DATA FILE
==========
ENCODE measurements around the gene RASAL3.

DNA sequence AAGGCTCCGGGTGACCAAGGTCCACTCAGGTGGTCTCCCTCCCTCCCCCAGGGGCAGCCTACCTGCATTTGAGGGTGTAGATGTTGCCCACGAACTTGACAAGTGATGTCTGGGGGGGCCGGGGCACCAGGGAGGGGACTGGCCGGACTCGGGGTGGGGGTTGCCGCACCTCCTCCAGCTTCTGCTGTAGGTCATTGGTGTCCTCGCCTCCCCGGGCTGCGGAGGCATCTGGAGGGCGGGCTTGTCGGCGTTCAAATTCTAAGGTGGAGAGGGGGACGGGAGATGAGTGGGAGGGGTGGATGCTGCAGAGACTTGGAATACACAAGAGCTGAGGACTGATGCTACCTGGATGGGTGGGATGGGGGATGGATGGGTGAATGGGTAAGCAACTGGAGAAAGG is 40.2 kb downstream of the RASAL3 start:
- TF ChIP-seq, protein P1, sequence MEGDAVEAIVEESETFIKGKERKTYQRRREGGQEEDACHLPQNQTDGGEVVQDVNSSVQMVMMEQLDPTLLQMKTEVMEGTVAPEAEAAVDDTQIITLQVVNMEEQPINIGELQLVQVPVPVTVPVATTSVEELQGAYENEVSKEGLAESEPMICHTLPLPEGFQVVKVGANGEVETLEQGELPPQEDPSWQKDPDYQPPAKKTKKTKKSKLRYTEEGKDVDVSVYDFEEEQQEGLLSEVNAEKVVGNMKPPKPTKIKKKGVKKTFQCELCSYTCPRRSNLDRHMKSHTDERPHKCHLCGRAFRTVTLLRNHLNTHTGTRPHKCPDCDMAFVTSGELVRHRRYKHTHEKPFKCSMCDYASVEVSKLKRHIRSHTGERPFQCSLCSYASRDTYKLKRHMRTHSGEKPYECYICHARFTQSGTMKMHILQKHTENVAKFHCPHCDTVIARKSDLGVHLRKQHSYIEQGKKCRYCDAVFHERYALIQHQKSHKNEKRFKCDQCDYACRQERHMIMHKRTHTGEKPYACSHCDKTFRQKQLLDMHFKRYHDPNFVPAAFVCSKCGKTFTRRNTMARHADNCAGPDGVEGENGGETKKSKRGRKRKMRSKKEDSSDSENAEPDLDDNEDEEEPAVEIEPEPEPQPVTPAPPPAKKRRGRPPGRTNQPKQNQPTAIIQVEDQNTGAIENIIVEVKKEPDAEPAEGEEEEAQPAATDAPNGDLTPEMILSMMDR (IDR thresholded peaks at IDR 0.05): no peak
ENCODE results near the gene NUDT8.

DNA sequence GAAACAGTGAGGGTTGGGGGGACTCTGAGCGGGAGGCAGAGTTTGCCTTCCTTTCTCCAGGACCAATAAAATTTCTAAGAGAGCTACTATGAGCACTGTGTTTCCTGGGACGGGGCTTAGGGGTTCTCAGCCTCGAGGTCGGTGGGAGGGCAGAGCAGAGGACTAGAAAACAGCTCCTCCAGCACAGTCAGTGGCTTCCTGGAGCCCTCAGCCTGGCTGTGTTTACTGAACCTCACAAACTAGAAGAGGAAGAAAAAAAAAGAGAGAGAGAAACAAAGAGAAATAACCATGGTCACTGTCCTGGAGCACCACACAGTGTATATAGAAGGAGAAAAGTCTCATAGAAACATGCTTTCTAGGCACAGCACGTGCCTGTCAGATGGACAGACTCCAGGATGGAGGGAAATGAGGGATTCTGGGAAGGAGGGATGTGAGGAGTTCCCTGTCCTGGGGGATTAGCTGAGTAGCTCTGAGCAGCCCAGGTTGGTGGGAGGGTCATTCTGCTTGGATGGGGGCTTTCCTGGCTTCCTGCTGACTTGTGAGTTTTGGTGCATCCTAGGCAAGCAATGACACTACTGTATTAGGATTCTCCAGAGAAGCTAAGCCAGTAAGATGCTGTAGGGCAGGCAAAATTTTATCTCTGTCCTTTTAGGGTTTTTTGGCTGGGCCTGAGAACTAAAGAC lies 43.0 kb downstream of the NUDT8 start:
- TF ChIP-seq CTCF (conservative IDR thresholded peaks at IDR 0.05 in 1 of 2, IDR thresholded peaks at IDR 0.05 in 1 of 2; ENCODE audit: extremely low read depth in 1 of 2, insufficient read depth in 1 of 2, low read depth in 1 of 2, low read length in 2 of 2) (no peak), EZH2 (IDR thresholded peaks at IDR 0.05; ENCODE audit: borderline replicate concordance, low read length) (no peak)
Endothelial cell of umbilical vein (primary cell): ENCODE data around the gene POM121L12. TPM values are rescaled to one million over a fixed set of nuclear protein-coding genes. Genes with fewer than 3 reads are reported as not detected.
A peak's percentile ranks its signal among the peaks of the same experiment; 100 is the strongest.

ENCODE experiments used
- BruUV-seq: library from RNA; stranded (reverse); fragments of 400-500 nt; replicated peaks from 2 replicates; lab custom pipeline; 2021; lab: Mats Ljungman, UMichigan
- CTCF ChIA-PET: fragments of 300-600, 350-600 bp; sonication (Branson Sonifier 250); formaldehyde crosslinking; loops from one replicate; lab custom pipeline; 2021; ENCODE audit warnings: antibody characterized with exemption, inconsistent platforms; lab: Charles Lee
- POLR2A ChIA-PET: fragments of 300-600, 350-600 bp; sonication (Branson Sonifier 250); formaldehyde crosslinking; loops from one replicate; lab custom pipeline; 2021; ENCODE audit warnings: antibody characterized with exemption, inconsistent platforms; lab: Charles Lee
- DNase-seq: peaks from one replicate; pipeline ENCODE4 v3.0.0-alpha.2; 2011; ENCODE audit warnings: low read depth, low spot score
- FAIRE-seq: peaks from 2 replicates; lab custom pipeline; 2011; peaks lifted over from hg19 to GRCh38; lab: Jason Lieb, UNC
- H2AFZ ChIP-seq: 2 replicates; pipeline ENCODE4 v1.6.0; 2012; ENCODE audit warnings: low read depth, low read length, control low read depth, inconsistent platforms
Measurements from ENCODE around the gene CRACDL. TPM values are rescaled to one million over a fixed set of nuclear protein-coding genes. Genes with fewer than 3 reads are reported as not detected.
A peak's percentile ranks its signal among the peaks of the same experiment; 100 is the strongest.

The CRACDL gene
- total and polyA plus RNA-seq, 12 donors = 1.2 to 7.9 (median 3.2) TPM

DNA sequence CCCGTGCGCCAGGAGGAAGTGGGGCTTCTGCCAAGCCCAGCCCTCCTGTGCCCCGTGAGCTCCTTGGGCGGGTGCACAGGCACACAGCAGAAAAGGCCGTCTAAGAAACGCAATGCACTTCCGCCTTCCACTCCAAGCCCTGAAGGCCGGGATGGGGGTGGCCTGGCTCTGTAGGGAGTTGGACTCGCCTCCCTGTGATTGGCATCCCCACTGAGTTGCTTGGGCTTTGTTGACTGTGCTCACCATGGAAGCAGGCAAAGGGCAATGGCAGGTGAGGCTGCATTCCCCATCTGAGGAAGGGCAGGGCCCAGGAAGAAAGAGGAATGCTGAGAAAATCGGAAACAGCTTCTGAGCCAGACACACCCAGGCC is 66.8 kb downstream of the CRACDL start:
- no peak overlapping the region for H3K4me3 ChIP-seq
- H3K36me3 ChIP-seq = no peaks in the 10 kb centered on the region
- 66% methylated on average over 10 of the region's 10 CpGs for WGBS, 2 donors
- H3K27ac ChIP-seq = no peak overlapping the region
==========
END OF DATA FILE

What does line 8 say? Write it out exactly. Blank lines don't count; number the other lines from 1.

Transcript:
A peak's percentile ranks its signal among the peaks of the same experiment; 100 is the strongest.